Must-Grill Foods That May Surprise You

If someone were to ask you what your must-grill foods are as a student in an online culinary school, your first responses may be brats, cheeseburgers or steaks. However, there are plenty of other foods, such as eggplant and oysters, that are just as tasty over a fired-up grill. In fact, you may never want to try them another way again!

For a delectably tender way to serve eggplant, you’re going to want to increase the heat of your charcoal grill by using hardwood lump coal. Once the coals burn down to glowing embers covered in an ashy white dust, nestle your eggplants next to the coals to cook these purple fruits whole. Don’t remove the skins before roasting because it will act as protection for the inner flesh, trapping most of the juices and keeping the vegetable tender.

After ten minutes, use a pair of tongs to place the eggplant on a cooling rack and allow some of the excess juice to drain. Once the eggplant has become cool enough to handle with your bare hands, peel away the blackened and brittle skin over a bowl and let the fleshy insides sit for a few more minutes. As the skinned eggplant sits in the bowl, juices will begin to seep out and pool around it. If they taste bitter, you can discard them in sink, otherwise save the smoky-flavored liquid to cook the rest of the meal.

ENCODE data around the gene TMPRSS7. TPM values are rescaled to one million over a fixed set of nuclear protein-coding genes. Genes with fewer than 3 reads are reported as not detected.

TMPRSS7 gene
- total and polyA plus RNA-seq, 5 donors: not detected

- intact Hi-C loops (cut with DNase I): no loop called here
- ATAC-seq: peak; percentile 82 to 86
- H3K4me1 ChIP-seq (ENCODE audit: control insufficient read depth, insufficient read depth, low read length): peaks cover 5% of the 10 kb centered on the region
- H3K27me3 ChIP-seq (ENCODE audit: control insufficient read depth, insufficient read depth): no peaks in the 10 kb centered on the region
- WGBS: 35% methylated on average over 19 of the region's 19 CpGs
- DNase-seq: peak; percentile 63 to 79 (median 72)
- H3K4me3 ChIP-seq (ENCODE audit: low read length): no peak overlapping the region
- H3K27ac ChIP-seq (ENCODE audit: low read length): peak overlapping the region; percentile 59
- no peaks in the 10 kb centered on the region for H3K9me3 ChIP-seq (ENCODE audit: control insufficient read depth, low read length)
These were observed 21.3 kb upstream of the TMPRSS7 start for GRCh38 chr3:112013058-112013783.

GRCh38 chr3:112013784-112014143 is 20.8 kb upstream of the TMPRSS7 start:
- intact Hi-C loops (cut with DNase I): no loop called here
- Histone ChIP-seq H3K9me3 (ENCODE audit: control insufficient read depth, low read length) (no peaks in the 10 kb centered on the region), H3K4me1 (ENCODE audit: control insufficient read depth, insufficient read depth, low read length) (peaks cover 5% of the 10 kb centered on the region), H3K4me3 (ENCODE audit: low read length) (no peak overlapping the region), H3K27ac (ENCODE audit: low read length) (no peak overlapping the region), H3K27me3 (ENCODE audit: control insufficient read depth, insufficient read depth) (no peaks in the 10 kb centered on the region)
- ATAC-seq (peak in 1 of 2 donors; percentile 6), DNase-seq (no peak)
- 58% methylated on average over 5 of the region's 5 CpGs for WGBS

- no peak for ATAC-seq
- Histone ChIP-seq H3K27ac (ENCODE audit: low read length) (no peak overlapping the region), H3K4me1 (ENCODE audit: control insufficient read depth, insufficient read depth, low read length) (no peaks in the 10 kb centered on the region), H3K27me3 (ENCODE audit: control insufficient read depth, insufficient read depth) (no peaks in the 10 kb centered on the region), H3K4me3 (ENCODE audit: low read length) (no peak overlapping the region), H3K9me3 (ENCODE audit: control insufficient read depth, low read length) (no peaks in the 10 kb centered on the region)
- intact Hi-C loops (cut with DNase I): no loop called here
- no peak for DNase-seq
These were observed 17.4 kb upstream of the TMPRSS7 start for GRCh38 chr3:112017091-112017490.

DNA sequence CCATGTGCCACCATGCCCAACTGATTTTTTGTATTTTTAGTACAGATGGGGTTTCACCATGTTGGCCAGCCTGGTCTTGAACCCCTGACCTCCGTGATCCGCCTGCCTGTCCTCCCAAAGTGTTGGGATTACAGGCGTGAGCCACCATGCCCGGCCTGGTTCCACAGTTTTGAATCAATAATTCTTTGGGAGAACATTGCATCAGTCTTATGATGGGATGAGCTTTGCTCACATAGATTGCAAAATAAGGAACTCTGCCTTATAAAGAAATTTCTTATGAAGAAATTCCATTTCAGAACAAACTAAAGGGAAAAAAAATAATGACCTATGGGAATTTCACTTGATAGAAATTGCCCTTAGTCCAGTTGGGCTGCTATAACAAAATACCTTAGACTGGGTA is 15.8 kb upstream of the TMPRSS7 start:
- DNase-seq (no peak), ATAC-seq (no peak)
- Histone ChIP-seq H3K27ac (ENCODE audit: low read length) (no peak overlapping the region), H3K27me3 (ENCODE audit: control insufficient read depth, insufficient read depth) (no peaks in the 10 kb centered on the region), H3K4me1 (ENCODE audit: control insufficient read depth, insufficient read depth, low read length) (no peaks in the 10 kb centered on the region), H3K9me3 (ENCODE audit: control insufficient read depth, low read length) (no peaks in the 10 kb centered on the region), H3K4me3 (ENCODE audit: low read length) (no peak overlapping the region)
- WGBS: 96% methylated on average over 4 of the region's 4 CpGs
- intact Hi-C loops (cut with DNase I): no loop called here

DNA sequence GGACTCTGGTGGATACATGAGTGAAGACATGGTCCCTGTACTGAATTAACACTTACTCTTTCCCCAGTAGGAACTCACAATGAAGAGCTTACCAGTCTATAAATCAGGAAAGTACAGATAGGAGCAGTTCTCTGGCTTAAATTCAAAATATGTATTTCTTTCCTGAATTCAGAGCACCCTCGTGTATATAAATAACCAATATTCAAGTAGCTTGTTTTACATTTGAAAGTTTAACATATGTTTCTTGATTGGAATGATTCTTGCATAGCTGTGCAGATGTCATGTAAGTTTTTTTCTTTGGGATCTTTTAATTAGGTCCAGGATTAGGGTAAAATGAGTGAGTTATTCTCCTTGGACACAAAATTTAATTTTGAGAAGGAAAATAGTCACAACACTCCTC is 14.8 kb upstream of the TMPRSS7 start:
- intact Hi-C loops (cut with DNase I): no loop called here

Students attending cooking schools may think these popular shellfish hardly need improvement. The complex and unique flavors build up over time in the shells and are almost too good alter. Toss them on the grill, though, and the smokiness of the fire will be just what is needed to take these mollusks to the next level.

Fire up the grill to a medium-high heat and give the oysters a good scrubbing before placing them whole on the grill. After about two minutes, the shells will begin to open because the heat of the fire causes pressure to build up inside the shells before popping open to release the gases and moisture into the air and they’ll need to be immediately removed from the flame. Use an oyster knife or screwdriver to pry them open the rest of the way and discard the empty half of the shell. Drizzle with warm butter and serve with either citrus-flavored dip or hot sauce.

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